Ten Things You Need to Know Today: 5 March 2021
The Week’s daily digest of the news agenda, published at 8am
Funding ‘skewed’ to Tory seats
A government fund intended to boost the UK’s most deprived places is “overwhelmingly skewed” towards Conservative seats rather than those most in need, The Guardian reports. Of 93 English regions placed in the priority group of three tiers to receive money from the £4.8bn levelling up fund, 31 are not in the top third of the most deprived places. Of those, 26 are entirely represented by Conservative MPs.
Conservatives 13 points clear
Keir Starmer is under renewed pressure after a YouGov survey found that the Conservatives had opened up a 13-point lead over his party. Tory support rose to 45%, up by four points on last week, while Labour fell by four points to 32%. A senior Labour source described the outlook as “grim” and predicted that the party would fall further behind this summer.
‘Ten aides’ to help Meghan inquiry
At least staff members who worked for the Duke and Duchess of Sussex are “queuing up” to assist a probe into claims that Meghan bullied her staff, according to the Daily Mirror. The investigation will examine allegations that Meghan “humiliated” aides, subjecting them to “emotional cruelty and manipulation”. A source close to the Sussexes said the couple had not been informed of any investigation by Buckingham Palace.
EU to sue over UK Brexit move
Brussels says it will launch legal action “very soon” following a move by the UK to delay implementation of part of the Brexit deal relating to Northern Ireland. David Frost, the Cabinet Office minister, said earlier this week that the UK was extending “grace periods” designed to ease trade between Northern Ireland and Great Britain. European Commission vice-president Maros Sefcovic said the announcement had come as a “very negative surprise”.
Asthma sufferers denied jab
People with asthma who are eligible for a Covid vaccine are being refused it by some GPs, the BBC reports. Although an NHS England letter sent to GPs in mid-February says people who have “ever had an emergency asthma admission” to hospital fall into priority group six, which is currently being vaccinated, some are being told a hospital admission within the past 12 months is required.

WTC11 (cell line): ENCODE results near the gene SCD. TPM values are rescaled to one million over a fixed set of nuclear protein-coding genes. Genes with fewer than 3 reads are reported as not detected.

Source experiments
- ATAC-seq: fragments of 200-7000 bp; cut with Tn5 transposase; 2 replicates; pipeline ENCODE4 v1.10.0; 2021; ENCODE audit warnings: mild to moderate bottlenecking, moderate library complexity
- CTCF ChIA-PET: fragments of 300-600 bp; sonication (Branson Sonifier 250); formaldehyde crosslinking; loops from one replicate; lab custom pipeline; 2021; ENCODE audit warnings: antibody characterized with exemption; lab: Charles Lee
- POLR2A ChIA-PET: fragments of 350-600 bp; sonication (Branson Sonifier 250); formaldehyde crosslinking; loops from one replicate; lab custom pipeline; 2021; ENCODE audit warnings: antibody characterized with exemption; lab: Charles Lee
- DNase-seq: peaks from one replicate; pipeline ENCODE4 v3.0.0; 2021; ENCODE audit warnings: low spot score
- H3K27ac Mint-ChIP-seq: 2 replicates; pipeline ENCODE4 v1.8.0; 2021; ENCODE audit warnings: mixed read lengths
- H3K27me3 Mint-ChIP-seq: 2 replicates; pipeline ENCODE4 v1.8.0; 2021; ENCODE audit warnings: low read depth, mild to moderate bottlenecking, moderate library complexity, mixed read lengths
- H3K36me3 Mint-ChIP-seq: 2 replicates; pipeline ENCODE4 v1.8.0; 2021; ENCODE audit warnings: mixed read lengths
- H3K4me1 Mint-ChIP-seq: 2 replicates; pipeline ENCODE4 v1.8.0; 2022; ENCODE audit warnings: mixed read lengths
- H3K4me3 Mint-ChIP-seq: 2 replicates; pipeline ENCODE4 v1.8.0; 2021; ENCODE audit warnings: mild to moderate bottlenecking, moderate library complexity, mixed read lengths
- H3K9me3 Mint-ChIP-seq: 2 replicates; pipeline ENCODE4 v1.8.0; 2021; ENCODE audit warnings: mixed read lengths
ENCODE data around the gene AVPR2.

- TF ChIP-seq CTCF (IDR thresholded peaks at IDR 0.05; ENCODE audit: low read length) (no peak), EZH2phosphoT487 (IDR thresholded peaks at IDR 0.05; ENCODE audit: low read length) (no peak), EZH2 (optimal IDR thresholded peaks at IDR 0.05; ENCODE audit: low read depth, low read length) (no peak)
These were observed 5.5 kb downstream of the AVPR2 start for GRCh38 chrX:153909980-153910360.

Tsunami warning in New Zealand
New Zealanders have been told they can return to their homes after an earthquake prompted tsunami warnings. Islanders on the east coast fled to higher ground following the series of quakes off North Island. Although small tsunami waves were triggered by the earthquakes, the authorities say the largest of them have now passed and the threat level has been downgraded.
Calls for pay rise for NHS staff
Unions are calling for NHS workers to get a bigger pay rise after the government awarded them a 1% increase next year. “This is pitiful and bitterly disappointing,” said Dame Donna Kinnair, the chief executive of the Royal College of Nursing. The government “can expect a backlash from a million NHS workers”, she added. Labour leader Keir Starmer tweeted: “You can’t rebuild a country by cutting nurses’ pay. Give our Covid heroes a pay rise.”
Cyprus to accept UK tourists
Cyprus has become the first country to announce that it will open its borders without restrictions to vaccinated Britons. Its government announced yesterday that from 1 May travellers who have had two doses of an approved vaccine would not need to quarantine nor to be tested upon arrival. Savvas Perdios, the deputy tourism minister, said: “It’s a green light for travellers, saying that Cyprus is ready to welcome them this summer.”
Europe about-turns on Oxford jab
European nations have performed a U-turn, admitting they were wrong to suggest that the Oxford vaccine might be ineffective. Germany made the vaccine available to over-65s after Angela Merkel, the chancellor, called for age restrictions to be lifted and said the jab is “highly effective”. Jean Castex, the French prime minister, said the vaccine was "very efficient" and as good as the other EU-approved jabs.
More questions on PM’s flat
Boris Johnson “fears” the final bill for the makeover of his Downing Street flat could be as high as £200,000, according to the Daily Mail. The paper also says Whitehall ethics chiefs have refused to approve his bid to raise funds for the makeover by setting up a “Downing Street charity”. The Cabinet Office had asked Conservative chiefs if the party had paid for some of the work but reportedly failed to get an answer.